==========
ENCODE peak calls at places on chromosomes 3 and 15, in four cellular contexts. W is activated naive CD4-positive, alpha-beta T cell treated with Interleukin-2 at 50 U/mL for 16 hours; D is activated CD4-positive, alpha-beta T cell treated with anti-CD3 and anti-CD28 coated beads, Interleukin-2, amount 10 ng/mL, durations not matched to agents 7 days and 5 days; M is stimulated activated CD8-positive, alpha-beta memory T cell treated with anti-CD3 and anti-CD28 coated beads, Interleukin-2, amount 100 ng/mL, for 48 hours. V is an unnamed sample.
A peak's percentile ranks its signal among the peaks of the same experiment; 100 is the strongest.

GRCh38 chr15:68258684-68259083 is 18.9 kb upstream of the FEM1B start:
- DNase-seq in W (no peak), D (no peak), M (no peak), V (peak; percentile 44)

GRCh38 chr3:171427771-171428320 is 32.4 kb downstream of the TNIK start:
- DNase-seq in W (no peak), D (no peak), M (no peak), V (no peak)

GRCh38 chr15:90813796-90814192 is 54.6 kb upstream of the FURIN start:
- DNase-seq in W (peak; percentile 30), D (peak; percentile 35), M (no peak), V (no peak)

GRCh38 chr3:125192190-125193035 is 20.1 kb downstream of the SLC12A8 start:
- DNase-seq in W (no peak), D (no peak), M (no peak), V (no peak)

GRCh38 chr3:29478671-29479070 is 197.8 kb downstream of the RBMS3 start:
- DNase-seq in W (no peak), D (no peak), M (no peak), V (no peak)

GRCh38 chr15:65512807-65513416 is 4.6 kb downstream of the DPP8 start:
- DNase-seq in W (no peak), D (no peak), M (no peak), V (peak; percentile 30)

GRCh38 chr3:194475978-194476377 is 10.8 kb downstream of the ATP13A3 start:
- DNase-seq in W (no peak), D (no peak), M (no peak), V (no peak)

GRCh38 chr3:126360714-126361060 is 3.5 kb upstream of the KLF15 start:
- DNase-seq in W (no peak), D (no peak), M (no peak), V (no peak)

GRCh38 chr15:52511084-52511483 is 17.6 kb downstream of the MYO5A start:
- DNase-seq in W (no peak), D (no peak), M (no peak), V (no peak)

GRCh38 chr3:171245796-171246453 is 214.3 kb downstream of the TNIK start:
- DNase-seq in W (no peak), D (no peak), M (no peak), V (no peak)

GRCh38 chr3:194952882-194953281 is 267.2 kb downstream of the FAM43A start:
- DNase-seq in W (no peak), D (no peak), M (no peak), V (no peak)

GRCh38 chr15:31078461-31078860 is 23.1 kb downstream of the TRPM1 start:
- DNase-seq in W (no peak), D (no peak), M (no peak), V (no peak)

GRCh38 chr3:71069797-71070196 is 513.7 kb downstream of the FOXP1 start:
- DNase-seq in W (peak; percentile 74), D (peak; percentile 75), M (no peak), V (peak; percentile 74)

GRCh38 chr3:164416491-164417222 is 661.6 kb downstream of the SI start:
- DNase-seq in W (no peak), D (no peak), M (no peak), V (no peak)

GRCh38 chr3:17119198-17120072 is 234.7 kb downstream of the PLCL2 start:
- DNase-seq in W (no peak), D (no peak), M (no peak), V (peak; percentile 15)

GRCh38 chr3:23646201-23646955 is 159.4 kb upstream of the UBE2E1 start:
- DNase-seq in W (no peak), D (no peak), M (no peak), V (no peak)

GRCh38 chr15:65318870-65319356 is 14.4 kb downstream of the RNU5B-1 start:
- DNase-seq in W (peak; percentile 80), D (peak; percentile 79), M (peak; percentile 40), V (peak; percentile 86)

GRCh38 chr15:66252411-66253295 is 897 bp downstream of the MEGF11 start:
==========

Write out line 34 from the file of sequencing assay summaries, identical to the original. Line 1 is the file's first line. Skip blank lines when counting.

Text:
- DNase-seq in W (no peak), D (no peak), M (no peak), V (no peak)